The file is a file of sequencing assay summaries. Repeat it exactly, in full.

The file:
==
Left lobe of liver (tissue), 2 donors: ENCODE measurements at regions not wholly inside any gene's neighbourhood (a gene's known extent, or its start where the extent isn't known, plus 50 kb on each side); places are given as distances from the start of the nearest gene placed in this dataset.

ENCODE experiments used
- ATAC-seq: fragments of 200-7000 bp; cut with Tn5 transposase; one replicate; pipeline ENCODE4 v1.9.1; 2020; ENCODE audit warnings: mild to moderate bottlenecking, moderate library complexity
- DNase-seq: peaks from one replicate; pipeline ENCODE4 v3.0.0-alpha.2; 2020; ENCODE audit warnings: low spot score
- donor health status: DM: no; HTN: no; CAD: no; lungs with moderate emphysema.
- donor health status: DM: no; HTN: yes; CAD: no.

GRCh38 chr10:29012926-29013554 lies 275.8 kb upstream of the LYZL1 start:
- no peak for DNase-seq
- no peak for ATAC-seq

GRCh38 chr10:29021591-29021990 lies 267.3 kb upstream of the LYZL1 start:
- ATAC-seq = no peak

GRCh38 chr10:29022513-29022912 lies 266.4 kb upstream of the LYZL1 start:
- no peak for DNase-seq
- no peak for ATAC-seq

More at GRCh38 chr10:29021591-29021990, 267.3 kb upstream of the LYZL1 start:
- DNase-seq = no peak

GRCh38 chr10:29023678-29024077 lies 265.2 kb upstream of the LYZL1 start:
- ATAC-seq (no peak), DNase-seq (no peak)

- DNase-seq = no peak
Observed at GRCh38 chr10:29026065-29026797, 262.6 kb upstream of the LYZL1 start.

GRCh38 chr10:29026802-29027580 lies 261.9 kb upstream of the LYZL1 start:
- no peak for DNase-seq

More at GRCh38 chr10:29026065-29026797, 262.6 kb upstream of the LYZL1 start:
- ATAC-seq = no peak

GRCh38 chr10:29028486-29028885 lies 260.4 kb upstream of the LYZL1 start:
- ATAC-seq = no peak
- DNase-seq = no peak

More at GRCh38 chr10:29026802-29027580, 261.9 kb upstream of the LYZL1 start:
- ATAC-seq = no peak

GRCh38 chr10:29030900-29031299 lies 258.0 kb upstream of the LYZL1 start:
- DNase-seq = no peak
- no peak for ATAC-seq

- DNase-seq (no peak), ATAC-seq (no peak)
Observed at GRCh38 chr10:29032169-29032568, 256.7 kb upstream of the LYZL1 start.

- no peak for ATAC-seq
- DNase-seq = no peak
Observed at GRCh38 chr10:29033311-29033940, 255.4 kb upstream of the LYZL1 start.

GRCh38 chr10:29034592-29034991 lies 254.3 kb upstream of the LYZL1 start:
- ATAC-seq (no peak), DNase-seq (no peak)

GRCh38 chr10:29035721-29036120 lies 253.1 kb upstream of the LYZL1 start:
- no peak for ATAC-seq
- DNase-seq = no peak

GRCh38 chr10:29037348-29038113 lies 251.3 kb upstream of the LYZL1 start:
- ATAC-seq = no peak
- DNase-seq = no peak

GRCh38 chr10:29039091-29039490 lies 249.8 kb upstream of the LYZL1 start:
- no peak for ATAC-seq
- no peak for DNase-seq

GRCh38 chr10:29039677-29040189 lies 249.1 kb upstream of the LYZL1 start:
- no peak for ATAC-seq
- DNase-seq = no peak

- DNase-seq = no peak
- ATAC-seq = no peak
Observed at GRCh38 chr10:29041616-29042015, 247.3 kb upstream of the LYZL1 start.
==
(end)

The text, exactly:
Left lobe of liver (tissue), 2 donors: ENCODE measurements at regions not wholly inside any gene's neighbourhood (a gene's known extent, or its start where the extent isn't known, plus 50 kb on each side); places are given as distances from the start of the nearest gene placed in this dataset.

ENCODE experiments used
- ATAC-seq: fragments of 200-7000 bp; cut with Tn5 transposase; one replicate; pipeline ENCODE4 v1.9.1; 2020; ENCODE audit warnings: mild to moderate bottlenecking, moderate library complexity
- DNase-seq: peaks from one replicate; pipeline ENCODE4 v3.0.0-alpha.2; 2020; ENCODE audit warnings: low spot score
- donor health status: DM: no; HTN: no; CAD: no; lungs with moderate emphysema.
- donor health status: DM: no; HTN: yes; CAD: no.

GRCh38 chr10:29012926-29013554 lies 275.8 kb upstream of the LYZL1 start:
- no peak for DNase-seq
- no peak for ATAC-seq

GRCh38 chr10:29021591-29021990 lies 267.3 kb upstream of the LYZL1 start:
- ATAC-seq = no peak

GRCh38 chr10:29022513-29022912 lies 266.4 kb upstream of the LYZL1 start:
- no peak for DNase-seq
- no peak for ATAC-seq

More at GRCh38 chr10:29021591-29021990, 267.3 kb upstream of the LYZL1 start:
- DNase-seq = no peak

GRCh38 chr10:29023678-29024077 lies 265.2 kb upstream of the LYZL1 start:
- ATAC-seq (no peak), DNase-seq (no peak)

- DNase-seq = no peak
Observed at GRCh38 chr10:29026065-29026797, 262.6 kb upstream of the LYZL1 start.

GRCh38 chr10:29026802-29027580 lies 261.9 kb upstream of the LYZL1 start:
- no peak for DNase-seq

More at GRCh38 chr10:29026065-29026797, 262.6 kb upstream of the LYZL1 start:
- ATAC-seq = no peak

GRCh38 chr10:29028486-29028885 lies 260.4 kb upstream of the LYZL1 start:
- ATAC-seq = no peak
- DNase-seq = no peak

More at GRCh38 chr10:29026802-29027580, 261.9 kb upstream of the LYZL1 start:
- ATAC-seq = no peak

GRCh38 chr10:29030900-29031299 lies 258.0 kb upstream of the LYZL1 start:
- DNase-seq = no peak
- no peak for ATAC-seq

- DNase-seq (no peak), ATAC-seq (no peak)
Observed at GRCh38 chr10:29032169-29032568, 256.7 kb upstream of the LYZL1 start.

- no peak for ATAC-seq
- DNase-seq = no peak
Observed at GRCh38 chr10:29033311-29033940, 255.4 kb upstream of the LYZL1 start.

GRCh38 chr10:29034592-29034991 lies 254.3 kb upstream of the LYZL1 start:
- ATAC-seq (no peak), DNase-seq (no peak)

GRCh38 chr10:29035721-29036120 lies 253.1 kb upstream of the LYZL1 start:
- no peak for ATAC-seq
- DNase-seq = no peak

GRCh38 chr10:29037348-29038113 lies 251.3 kb upstream of the LYZL1 start:
- ATAC-seq = no peak
- DNase-seq = no peak

GRCh38 chr10:29039091-29039490 lies 249.8 kb upstream of the LYZL1 start:
- no peak for ATAC-seq
- no peak for DNase-seq

GRCh38 chr10:29039677-29040189 lies 249.1 kb upstream of the LYZL1 start:
- no peak for ATAC-seq
- DNase-seq = no peak

- DNase-seq = no peak
- ATAC-seq = no peak
Observed at GRCh38 chr10:29041616-29042015, 247.3 kb upstream of the LYZL1 start.